Senior privileges: leaving school early, going off-campus for lunch, special parking. These are things high school students look forward to the moment they enter the building for the first time. The last official class to have any senior privileges at Malden High was the class of 2017. Of course, that was four years ago and things have changed.
For instance, everyone has lived through a pandemic and students essentially got a year off from the typical rules of the building. For the 2020-2021 school year, nothing except for the mask policy put in place by the state had to be strictly enforced. This year, while still trying to reintroduce students back into a full-time work environment, Principal Christopher Mastrangelo hopes to keep things as laid back as possible and even re-introduce some senior privileges.
Jenkins House principal Jayson Payeur explained that senior privileges were initially taken away because “in past years many students, besides seniors, were leaving the building” and the administration had concerns for safety. As of the first day of this school year, September 1st, 2021, seniors, as well as juniors were granted the ability to come in late to school and leave early when they have a direct study for their first period or last period of that day. Payeur hopes that the seniors will follow the rules set in place, like signing in and out when they enter and leave the school late or early.
Payeur also mentioned that “seniors seem to be doing the right thing,” and he is hopeful that this trend will continue. He added that the staff has done a good job in communicating their concerns to house principals when a student is not following the rules properly.
Students, on the other hand, are not so fond of these senior privileges. A recent survey posted on the Class of 2022 Instagram account revealed 33.3% percent of students who answered were unsure if senior privileges were a thing being taken advantage of, and the other 66.7% percent said these privileges were not being taken advantage of. Senior Aiden Thompson added on to his response stating, “we barely have senior privileges as is, so what even is being taken advantage of?”
A privilege that was taken away from seniors was the ability to leave the campus, without getting in a car, and go to the local shops and food places during their lunch period. Thompson spoke out about this, and stated that he personally finds it “dumb” because the lunchrooms are already “crowded as is.” He questioned that with “Covid still around, wouldn’t it make more sense for kids to leave the school so there are not as many kids in the cafe all at one time?” Thompson concluded that a privilege he would like to have as a senior would be to leave campus for lunch but to also “be respected in the school” by the teachers and the staff.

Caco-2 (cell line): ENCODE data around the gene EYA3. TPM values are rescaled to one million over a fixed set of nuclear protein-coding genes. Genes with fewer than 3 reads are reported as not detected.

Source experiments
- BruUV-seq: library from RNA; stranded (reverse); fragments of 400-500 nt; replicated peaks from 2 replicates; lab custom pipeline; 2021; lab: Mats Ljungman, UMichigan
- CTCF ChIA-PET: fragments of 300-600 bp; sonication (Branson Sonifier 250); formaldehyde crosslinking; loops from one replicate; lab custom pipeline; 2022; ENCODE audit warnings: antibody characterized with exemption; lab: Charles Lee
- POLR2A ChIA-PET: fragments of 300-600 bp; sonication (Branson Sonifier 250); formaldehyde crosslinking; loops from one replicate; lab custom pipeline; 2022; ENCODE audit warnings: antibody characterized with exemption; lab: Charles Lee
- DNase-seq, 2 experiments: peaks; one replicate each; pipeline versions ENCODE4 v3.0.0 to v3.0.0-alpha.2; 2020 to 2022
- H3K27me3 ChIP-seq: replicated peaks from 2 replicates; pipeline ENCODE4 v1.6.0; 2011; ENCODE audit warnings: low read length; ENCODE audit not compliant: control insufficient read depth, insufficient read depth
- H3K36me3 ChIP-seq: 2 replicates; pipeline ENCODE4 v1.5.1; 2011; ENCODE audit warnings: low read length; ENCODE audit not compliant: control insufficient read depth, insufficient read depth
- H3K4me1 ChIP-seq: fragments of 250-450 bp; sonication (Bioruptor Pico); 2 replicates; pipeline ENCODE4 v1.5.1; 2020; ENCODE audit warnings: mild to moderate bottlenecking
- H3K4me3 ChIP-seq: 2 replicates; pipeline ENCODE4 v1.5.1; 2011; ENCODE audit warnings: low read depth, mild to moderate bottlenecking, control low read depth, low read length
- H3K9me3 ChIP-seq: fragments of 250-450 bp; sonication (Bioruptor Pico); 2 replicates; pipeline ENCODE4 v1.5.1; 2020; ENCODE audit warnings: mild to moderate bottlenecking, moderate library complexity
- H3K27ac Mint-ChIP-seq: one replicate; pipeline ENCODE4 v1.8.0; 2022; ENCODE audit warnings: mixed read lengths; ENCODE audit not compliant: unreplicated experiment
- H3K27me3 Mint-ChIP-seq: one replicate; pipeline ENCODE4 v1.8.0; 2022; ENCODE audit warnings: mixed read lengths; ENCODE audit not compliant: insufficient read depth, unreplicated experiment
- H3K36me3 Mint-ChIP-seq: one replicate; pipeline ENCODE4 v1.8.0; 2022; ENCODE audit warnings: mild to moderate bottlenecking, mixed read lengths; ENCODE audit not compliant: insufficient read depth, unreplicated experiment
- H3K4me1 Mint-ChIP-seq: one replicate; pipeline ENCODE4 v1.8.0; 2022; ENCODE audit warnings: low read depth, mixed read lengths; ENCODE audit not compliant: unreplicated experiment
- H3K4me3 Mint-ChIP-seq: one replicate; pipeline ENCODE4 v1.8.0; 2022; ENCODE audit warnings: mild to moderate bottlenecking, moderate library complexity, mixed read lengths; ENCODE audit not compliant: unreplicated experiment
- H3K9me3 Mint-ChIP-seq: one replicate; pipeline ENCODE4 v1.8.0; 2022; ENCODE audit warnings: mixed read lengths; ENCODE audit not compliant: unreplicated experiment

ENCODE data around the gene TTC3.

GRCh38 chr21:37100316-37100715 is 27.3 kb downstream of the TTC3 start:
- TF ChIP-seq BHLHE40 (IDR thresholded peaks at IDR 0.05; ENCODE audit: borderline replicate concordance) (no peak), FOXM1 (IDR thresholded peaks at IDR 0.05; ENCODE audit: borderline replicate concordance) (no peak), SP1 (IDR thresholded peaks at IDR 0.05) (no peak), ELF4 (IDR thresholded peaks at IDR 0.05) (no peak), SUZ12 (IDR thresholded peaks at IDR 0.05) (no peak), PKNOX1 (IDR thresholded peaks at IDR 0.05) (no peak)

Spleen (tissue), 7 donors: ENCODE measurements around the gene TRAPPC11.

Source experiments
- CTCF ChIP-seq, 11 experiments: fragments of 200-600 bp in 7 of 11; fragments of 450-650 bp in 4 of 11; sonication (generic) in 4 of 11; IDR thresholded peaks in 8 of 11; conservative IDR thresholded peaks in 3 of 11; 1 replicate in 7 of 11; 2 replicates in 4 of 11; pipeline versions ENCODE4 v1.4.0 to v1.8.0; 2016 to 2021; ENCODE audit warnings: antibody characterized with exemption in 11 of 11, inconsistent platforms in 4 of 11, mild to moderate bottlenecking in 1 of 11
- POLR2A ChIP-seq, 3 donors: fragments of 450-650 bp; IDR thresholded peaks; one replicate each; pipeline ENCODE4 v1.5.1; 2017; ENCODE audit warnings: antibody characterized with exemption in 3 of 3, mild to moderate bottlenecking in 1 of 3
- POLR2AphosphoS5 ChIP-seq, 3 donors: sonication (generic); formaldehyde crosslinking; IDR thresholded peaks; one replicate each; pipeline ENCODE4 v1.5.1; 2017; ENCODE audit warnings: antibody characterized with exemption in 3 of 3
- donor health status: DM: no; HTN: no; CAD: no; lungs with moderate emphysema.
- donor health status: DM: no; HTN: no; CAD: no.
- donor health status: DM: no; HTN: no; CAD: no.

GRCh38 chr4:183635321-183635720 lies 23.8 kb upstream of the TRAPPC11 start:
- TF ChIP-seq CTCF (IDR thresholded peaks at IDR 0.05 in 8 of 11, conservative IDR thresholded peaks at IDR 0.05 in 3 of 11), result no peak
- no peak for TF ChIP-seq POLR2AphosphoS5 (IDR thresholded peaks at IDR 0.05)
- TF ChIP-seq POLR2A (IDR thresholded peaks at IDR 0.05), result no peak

Nathan Murillo, another senior at Malden High, mentioned knowing that senior privileges are “something our school used to have more of,” but that “now we only have one privilege,” referring to the ability to leave early and come in late. Murillo stated that the ability to come in late has been really beneficial to him because he is “able to get a little more much-needed sleep in the morning.” He elaborated on this statement, adding that his “30 extra minutes of sleep really is God sent,” and that he wishes “the school implemented more things that benefit the students.” In contrast to Murillo’s view on leaving early and coming in late, senior Ariana Peguero said that she believes it is “only good for people who decided to not have a full schedule.” Thompson added on to this point, stating that the privilege is “nice but it is really nothing crazy.”
So what were senior privileges like before they were taken away? Class of 2016 alumna of Malden High School, and first-year history teacher at MHS, Haley Mallett, recounted the senior privileges she had when she was in school. With Dana Brown as the principal (2003-2017), Mallett recalled senior privileges being an established and understood system.
Back then, privileges were not given to every senior but instead given to those who had earned them. To earn these privileges, Mallett noted, the student needed to be in “good conduct with the school and have decent grades.” Students who had privileges were given a stamp in their agenda books that “acted as a pass” for them when they were using it. Mallett also believes that the privileges “were not a permanent thing,” and could be taken away if the student no longer had good grades or was no longer in good conduct.